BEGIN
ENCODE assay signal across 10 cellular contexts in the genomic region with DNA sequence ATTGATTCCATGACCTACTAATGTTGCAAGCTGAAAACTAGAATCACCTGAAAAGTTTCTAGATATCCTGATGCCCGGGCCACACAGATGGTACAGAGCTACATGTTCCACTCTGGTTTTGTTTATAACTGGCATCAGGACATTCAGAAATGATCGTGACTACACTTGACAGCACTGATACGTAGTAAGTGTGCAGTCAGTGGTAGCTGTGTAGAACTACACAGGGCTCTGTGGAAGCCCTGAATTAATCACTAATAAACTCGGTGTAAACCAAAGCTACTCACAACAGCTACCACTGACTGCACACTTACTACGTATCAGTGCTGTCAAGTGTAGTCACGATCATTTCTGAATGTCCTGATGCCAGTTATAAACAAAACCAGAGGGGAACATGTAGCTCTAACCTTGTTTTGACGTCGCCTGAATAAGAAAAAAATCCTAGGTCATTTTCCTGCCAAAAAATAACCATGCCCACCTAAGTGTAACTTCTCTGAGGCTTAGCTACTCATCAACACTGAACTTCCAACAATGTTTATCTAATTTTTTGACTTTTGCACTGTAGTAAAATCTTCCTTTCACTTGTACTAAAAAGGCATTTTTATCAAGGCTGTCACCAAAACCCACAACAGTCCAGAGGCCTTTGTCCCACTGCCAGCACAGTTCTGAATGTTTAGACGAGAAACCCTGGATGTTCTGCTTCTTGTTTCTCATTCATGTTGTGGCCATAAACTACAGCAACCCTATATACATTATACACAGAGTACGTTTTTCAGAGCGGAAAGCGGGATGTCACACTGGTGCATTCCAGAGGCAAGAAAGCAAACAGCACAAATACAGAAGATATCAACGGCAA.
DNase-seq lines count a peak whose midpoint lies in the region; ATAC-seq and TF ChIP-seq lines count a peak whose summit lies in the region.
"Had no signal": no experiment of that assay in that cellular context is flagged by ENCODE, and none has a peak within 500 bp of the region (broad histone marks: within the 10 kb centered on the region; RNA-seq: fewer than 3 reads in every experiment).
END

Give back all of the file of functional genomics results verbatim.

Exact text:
ENCODE assay signal across 10 cellular contexts in the genomic region with DNA sequence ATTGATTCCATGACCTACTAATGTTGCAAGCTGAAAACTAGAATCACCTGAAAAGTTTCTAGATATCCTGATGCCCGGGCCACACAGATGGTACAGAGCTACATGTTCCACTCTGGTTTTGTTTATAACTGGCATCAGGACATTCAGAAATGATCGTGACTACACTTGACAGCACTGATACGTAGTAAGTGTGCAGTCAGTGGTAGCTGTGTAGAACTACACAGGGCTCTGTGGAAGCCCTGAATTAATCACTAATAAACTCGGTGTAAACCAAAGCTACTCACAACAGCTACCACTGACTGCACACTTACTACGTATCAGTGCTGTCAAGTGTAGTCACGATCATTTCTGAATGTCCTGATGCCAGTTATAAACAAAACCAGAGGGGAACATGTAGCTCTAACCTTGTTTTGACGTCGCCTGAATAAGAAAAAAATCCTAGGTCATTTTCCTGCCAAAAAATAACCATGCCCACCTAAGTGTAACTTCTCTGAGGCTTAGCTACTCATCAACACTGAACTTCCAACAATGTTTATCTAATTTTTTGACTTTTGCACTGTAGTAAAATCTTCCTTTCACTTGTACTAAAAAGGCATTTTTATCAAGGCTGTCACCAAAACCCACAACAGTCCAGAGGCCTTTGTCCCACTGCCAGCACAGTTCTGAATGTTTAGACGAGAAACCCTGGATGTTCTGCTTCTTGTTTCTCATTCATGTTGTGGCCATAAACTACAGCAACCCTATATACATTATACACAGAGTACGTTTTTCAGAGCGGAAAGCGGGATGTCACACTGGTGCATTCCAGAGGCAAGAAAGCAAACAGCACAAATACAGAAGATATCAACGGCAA.
DNase-seq lines count a peak whose midpoint lies in the region; ATAC-seq and TF ChIP-seq lines count a peak whose summit lies in the region.
"Had no signal": no experiment of that assay in that cellular context is flagged by ENCODE, and none has a peak within 500 bp of the region (broad histone marks: within the 10 kb centered on the region; RNA-seq: fewer than 3 reads in every experiment).